Those things matter, and I was constantly afraid of imbuing my French characters with inappropriate Englishness. Obviously there’s no such thing as a typical ‘Frenchwoman’ any more than there’s a typical 'Englishwoman', but there are still little differences that mean a lot. For me, the hardest to capture was that almost uniquely French quality of being comfortable not only in one’s own skin but also with one’s own sexuality. That’s important in a time when a poor woman’s body might be the only currency she had, and my English prudishness really struggled to master the correctly pragmatic shrug that would have been my character’s reaction to her situation. The music did it for me. Somewhere between Mistinguett’s cynical ‘Je cherche un millionaire’ and her heartbreaking ‘Mon Homme’ I found the character of 'Bernadette' and knew I was home.

And that’s another use for music – as a shorthand to take us inside a particular character. Opera and musical composers have always used the technique of giving characters their own ‘theme’, and so do those who write scores for the cinema. It sounds ridiculous to need one for one’s own created characters, but I write multiple point-of-view, and after a long section in the voice of one character I find it really helps to have a quick way back ‘in’ to the voice of another.
They can change too. In ‘Honour and the Sword’ Anne begins as a pre-pubescent girl, but as I progressed to ‘In the Name of the King’ her theme tune began to shift from Massenet’s ‘Le Dernier Sommeil de la Vierge’ to rampant Edith Piaf. Even now if I listen to the haunting start of ‘Mon Légionnaire’, I find myself at once inside Anne’s head and thinking with her voice.

If we can ignore the borderline lunacy of this, then it’s a genuinely practical tool. Whether it’s period, place, or character, I use music to ‘get me in the mood’, and that’s incredibly useful when you write to deadline. I can’t afford to sit around wistfully waiting for the Muse to show up; I need a genie’s lamp to make him appear to order. Every novel I’ve written has gradually found its own ‘signature tune’, and a quick blast of it is often all I need to rush to the computer to write. I still have to be disciplined and never allow myself to play it at any other time: that music has to be the bell to my Pavlov’s dogs, and I daren’t risk diluting its potency.

The odd thing is that it doesn’t even have to be obviously relevant. ‘Honour and the Sword’ worked legitimately to the first part of Saint-Saëns’ Symphony Number 3 (the Organ), but ‘Into the Valley of Death’ worked with astonishing improbability to ‘Farewell to Arms’ by Emerson, Lake and Palmer. That’s a ballad to peace, for heaven’s sake, but I used it constantly when I was writing the Battle of the Alma. I can justify it now by saying both are about the tragedy of war; that the steady build echoes the inexorable and heroic advance of the British troops in the full face of the Russian cannon; and that the synthesiser even echoes the sound of the Highlander’s pipes as they marched across the Heights to victory, but I’m not sure if that’s really why I chose it. It was just the piece I happened to be listening to when I first began to ‘get’ the Alma, and the pictures began to form in my head. Maybe the music inspired the words, or maybe the words coloured the music, but after that it’s only a matter of association.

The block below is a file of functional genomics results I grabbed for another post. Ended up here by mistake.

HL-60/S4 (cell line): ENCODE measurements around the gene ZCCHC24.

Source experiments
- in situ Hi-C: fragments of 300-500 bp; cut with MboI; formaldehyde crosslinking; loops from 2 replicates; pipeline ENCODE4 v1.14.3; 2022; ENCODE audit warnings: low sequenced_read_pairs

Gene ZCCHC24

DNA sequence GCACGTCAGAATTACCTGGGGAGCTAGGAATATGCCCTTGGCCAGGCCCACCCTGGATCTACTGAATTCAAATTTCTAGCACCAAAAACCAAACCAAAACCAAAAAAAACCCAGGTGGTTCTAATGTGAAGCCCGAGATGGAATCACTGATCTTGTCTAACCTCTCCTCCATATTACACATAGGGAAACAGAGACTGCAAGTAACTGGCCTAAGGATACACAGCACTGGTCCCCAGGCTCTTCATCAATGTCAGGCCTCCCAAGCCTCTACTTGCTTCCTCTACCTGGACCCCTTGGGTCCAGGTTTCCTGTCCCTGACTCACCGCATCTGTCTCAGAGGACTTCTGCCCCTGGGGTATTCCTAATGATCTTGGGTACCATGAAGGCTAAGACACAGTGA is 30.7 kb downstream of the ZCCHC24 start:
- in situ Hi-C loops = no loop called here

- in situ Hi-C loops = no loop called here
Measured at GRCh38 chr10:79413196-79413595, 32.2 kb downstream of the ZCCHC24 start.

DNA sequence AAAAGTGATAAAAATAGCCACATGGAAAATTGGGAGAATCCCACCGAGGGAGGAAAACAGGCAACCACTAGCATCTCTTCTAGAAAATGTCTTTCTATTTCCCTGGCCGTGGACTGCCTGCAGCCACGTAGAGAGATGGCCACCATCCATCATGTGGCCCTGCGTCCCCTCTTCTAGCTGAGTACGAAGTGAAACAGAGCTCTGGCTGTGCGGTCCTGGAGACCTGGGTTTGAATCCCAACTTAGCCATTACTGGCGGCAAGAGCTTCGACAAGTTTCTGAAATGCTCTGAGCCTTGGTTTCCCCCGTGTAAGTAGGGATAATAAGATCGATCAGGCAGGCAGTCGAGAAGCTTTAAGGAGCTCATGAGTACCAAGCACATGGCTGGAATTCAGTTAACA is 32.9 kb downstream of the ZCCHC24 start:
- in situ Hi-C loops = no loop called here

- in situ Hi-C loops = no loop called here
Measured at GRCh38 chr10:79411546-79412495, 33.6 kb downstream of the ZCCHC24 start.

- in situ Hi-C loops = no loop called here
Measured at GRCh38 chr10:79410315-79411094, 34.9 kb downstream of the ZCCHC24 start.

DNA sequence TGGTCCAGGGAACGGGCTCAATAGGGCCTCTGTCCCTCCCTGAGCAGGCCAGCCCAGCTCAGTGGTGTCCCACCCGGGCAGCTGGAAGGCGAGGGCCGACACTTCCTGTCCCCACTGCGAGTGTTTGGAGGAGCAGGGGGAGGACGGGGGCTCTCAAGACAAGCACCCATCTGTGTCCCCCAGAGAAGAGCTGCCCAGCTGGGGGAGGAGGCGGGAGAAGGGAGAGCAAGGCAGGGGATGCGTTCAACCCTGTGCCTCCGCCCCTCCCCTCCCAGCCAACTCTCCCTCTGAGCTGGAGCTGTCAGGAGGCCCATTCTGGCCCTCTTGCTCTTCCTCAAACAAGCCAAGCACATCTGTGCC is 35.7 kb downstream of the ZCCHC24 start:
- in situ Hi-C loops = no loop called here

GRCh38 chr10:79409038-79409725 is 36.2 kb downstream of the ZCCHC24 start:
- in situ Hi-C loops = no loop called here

Battle of the Alma: 'Forward, 42nd!' by Robert Gibb

That’s a depressing thought, really, and a salutary warning to avoid really naff music. What if my next good idea happens when someone’s playing ‘The Birdie Song’? Or Little Jimmy Osmond, come to that? Maybe this whole ‘music and words thing’ is a thoroughly bad idea.

But maybe it isn’t. I’ve written this whole turgid post as an excuse to ask other writers if they use it, how they do it, and if it works. I’ve especially wondered about those who write Ancient History, and how they manage in an absence of ‘Rome’s All-Time Greatest Hits’. Do they try militaristic songs from Napoleon’s France or Hitler’s Germany? Do they use anything? Does anyone?

Please. Just tell me it’s not just me.

A L Berridge's website


Sue Bursztynski said...

I use music, but to get me in the mood rather than to feel the era accurately. My 1960s short fiction was mostly written to the Beatles, especially the last one, which was about the Beatles visit to Melbourne. And going on YouTube I actually found some snippets from their Melbourne concert, which I found very helpful. My mediaeval fantasy is mainly written to early music, but I have also written while playing and glancing over at a DVD of Ladyhawke and The Knight's Tale, both of which had modern music! And it works for me. I also keep the religious early music on hand, such as Hildegard of Bingen and the English chants. Whatever works for you - why not?

Sue Bursztynski said...

PS Don't know about Ancient Rome , but I have a CD of music from Ancient Greece! :-)

alberridge said...

Hurray! Thanks so much, Sue - now I know I'm in good company. As you say - it's a matter of 'whatever works'.

But a CD of music from Ancient Greece! Who knew? I'm seriously impressed, and would love to know the kind of thing that's on it.

JO said...

I'm working on a novel about a women who was born in Ireland and died in New Zealand in the 1880s. I do, occasionally, play a jig or ballad, hum a diddly-di-do, to remind me of the core of her while she's off in distant places.

JO said...
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Sue Bursztynski said...

Hi Louise, it's a Harmonia Mundi album, "Musique De La Grece Antique" by Atrium Musicae De Madrid. They're fragments, including the only one left from Imperial Rome. The artists have recreated some ancient Greek instruments, lyres, aulos, cytharas and a hydraulic organ. You can still buy it on line, and not expensive either, so check it out - I got it at an exhibition. I recall they used one of the tunes in the radio play of The King Must Die.